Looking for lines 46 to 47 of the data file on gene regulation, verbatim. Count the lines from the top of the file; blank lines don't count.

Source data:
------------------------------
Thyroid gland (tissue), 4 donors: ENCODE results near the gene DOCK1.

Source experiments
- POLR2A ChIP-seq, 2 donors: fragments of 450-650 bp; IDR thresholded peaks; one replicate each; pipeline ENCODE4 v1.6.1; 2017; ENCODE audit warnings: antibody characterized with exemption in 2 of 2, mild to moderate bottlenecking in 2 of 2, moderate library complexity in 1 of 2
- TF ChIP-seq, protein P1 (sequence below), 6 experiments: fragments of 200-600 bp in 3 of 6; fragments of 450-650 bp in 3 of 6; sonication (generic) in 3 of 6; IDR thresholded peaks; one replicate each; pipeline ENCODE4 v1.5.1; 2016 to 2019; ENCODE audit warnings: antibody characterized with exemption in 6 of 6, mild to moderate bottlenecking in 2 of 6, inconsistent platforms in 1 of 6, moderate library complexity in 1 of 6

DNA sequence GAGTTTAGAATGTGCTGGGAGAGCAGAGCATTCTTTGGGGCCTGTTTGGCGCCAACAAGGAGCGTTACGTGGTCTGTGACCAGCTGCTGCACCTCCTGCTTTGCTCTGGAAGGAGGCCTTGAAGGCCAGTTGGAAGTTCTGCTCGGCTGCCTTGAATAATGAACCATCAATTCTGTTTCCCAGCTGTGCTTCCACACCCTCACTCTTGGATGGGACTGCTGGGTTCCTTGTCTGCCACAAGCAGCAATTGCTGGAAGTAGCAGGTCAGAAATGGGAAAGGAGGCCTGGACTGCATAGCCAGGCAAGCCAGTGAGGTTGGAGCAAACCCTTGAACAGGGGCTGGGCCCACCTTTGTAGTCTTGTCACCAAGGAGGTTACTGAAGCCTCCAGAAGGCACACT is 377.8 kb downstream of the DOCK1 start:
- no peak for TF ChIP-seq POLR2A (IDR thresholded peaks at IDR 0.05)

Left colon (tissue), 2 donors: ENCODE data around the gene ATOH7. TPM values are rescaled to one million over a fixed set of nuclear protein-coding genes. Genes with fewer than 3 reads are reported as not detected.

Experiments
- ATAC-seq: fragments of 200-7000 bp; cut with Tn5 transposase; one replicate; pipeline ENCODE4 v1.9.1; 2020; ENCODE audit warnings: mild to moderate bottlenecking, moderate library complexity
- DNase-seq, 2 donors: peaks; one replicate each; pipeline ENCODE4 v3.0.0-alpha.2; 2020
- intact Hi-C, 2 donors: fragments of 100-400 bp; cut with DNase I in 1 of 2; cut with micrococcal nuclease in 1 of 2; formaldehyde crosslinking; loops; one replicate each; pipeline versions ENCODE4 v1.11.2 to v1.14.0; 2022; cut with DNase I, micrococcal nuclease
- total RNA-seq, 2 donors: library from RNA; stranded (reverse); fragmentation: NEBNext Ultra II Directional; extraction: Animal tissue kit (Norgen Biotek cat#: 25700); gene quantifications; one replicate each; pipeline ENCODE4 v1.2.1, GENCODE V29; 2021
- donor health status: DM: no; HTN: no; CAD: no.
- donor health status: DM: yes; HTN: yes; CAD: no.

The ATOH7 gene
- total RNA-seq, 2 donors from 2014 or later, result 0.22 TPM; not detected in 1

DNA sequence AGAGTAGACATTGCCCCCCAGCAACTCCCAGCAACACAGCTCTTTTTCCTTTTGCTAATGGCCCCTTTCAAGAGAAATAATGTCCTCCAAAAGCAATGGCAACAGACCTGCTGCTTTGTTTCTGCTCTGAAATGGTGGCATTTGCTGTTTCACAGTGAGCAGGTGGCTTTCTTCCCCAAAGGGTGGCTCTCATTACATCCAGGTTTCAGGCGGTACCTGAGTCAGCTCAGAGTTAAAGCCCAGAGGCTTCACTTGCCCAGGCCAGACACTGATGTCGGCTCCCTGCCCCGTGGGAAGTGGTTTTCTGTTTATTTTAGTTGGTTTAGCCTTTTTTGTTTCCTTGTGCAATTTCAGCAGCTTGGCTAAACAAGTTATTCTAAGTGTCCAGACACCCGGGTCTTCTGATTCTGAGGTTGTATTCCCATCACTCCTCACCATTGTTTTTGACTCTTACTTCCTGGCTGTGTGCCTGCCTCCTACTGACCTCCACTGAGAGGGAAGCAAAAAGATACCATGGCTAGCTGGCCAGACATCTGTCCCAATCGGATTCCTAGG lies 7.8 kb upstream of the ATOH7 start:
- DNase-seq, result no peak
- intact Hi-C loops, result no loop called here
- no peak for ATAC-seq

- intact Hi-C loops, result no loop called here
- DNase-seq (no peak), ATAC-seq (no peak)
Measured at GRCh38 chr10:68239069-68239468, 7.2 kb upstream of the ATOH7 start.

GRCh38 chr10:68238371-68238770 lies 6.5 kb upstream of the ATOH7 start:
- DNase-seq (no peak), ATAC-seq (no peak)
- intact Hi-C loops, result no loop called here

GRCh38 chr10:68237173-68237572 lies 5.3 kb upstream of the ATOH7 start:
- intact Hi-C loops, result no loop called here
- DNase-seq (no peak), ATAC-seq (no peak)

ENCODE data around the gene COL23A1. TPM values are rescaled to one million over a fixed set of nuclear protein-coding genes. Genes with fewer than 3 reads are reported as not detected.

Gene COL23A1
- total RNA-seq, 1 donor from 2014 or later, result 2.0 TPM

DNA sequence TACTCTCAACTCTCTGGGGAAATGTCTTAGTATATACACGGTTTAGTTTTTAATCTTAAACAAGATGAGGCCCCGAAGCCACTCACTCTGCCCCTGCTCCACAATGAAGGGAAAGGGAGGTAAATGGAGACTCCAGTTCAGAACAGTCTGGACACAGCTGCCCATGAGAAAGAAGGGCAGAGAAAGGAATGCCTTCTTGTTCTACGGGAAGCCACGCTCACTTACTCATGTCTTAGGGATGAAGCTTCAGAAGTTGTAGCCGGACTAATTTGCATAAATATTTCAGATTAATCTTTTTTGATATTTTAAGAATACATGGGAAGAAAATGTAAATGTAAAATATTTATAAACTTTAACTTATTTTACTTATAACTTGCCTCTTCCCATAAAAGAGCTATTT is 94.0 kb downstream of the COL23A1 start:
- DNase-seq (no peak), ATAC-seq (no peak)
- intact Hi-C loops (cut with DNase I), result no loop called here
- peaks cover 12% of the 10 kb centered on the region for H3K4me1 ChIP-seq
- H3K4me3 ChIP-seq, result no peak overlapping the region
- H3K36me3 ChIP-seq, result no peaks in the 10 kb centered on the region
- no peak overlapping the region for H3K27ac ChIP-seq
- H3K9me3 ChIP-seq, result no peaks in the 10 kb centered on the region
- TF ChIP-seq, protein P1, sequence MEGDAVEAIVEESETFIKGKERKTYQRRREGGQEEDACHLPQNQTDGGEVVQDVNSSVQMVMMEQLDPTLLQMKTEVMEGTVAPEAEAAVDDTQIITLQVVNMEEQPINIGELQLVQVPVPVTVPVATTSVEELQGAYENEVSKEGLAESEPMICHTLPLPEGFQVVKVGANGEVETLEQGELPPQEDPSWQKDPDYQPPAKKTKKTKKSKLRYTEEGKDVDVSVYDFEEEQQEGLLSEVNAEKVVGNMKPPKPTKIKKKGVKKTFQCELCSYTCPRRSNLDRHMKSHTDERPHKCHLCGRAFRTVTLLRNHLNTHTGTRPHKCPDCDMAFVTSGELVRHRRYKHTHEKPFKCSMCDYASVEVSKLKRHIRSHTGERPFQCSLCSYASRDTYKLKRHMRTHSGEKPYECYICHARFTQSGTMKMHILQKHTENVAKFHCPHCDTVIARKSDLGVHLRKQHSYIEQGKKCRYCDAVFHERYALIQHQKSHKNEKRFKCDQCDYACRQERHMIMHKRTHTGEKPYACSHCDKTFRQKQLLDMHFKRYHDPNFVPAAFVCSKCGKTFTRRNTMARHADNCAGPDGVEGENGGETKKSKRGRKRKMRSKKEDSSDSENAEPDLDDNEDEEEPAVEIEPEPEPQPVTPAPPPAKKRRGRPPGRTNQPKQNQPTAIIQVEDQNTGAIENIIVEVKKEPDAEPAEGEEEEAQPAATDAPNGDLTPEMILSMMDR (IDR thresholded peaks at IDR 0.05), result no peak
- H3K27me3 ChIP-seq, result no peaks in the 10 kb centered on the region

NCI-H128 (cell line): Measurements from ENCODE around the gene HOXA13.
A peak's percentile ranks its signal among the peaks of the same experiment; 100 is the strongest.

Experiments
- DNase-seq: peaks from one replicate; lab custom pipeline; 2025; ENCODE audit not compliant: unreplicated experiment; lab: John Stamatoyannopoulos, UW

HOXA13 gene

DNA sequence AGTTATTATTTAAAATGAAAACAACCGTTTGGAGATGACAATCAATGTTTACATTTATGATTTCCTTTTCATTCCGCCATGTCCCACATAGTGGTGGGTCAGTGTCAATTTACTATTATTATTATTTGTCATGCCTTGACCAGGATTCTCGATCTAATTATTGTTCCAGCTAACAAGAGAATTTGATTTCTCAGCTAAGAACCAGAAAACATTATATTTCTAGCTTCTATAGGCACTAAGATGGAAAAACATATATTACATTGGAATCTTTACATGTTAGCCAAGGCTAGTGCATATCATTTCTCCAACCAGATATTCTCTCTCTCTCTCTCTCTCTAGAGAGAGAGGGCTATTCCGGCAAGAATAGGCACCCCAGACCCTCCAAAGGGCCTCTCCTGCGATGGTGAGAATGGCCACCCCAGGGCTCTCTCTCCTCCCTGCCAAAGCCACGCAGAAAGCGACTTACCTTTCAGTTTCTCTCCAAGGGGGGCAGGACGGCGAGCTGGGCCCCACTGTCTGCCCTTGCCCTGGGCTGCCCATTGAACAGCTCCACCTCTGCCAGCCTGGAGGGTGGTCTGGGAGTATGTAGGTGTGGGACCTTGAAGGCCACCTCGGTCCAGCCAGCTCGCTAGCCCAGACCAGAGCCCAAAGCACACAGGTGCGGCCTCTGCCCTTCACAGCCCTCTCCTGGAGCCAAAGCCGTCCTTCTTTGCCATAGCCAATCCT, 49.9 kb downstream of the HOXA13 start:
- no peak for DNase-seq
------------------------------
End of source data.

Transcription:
- DNase-seq: peaks from one replicate; lab custom pipeline; 2025; ENCODE audit not compliant: unreplicated experiment; lab: John Stamatoyannopoulos, UW

HOXA13 gene